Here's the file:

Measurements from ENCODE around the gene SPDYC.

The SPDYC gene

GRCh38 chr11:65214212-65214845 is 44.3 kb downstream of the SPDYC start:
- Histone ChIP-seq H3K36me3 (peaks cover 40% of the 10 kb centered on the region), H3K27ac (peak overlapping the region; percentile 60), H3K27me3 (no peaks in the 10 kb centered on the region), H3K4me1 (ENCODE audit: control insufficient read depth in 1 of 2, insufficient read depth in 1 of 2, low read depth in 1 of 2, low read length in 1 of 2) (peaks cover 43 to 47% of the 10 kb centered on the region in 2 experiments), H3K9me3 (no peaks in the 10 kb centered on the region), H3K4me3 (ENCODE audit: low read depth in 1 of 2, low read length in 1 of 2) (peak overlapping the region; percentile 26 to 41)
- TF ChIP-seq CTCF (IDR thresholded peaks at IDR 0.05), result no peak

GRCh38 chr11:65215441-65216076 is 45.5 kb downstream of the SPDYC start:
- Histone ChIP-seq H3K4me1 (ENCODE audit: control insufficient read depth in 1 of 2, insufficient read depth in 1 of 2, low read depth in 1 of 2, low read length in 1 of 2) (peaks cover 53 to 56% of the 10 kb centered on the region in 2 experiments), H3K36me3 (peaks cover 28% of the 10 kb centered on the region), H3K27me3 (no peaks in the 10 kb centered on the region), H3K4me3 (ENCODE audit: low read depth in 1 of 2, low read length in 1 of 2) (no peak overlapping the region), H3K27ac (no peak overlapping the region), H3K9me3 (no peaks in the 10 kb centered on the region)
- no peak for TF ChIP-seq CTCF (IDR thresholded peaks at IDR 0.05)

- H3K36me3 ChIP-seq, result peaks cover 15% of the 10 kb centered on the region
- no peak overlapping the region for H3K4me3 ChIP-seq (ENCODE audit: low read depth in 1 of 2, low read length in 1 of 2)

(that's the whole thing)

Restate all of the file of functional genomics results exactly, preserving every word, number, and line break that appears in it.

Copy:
Measurements from ENCODE around the gene SPDYC.

The SPDYC gene

GRCh38 chr11:65214212-65214845 is 44.3 kb downstream of the SPDYC start:
- Histone ChIP-seq H3K36me3 (peaks cover 40% of the 10 kb centered on the region), H3K27ac (peak overlapping the region; percentile 60), H3K27me3 (no peaks in the 10 kb centered on the region), H3K4me1 (ENCODE audit: control insufficient read depth in 1 of 2, insufficient read depth in 1 of 2, low read depth in 1 of 2, low read length in 1 of 2) (peaks cover 43 to 47% of the 10 kb centered on the region in 2 experiments), H3K9me3 (no peaks in the 10 kb centered on the region), H3K4me3 (ENCODE audit: low read depth in 1 of 2, low read length in 1 of 2) (peak overlapping the region; percentile 26 to 41)
- TF ChIP-seq CTCF (IDR thresholded peaks at IDR 0.05), result no peak

GRCh38 chr11:65215441-65216076 is 45.5 kb downstream of the SPDYC start:
- Histone ChIP-seq H3K4me1 (ENCODE audit: control insufficient read depth in 1 of 2, insufficient read depth in 1 of 2, low read depth in 1 of 2, low read length in 1 of 2) (peaks cover 53 to 56% of the 10 kb centered on the region in 2 experiments), H3K36me3 (peaks cover 28% of the 10 kb centered on the region), H3K27me3 (no peaks in the 10 kb centered on the region), H3K4me3 (ENCODE audit: low read depth in 1 of 2, low read length in 1 of 2) (no peak overlapping the region), H3K27ac (no peak overlapping the region), H3K9me3 (no peaks in the 10 kb centered on the region)
- no peak for TF ChIP-seq CTCF (IDR thresholded peaks at IDR 0.05)

- H3K36me3 ChIP-seq, result peaks cover 15% of the 10 kb centered on the region
- no peak overlapping the region for H3K4me3 ChIP-seq (ENCODE audit: low read depth in 1 of 2, low read length in 1 of 2)